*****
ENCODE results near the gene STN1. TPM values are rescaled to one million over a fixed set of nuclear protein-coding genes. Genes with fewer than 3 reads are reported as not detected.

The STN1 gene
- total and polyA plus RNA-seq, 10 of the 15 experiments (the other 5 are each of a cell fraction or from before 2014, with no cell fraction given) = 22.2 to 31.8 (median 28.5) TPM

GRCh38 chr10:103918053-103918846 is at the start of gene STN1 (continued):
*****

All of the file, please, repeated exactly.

ENCODE results near the gene STN1. TPM values are rescaled to one million over a fixed set of nuclear protein-coding genes. Genes with fewer than 3 reads are reported as not detected.

The STN1 gene
- total and polyA plus RNA-seq, 10 of the 15 experiments (the other 5 are each of a cell fraction or from before 2014, with no cell fraction given) = 22.2 to 31.8 (median 28.5) TPM

GRCh38 chr10:103918053-103918846 is at the start of gene STN1 (continued):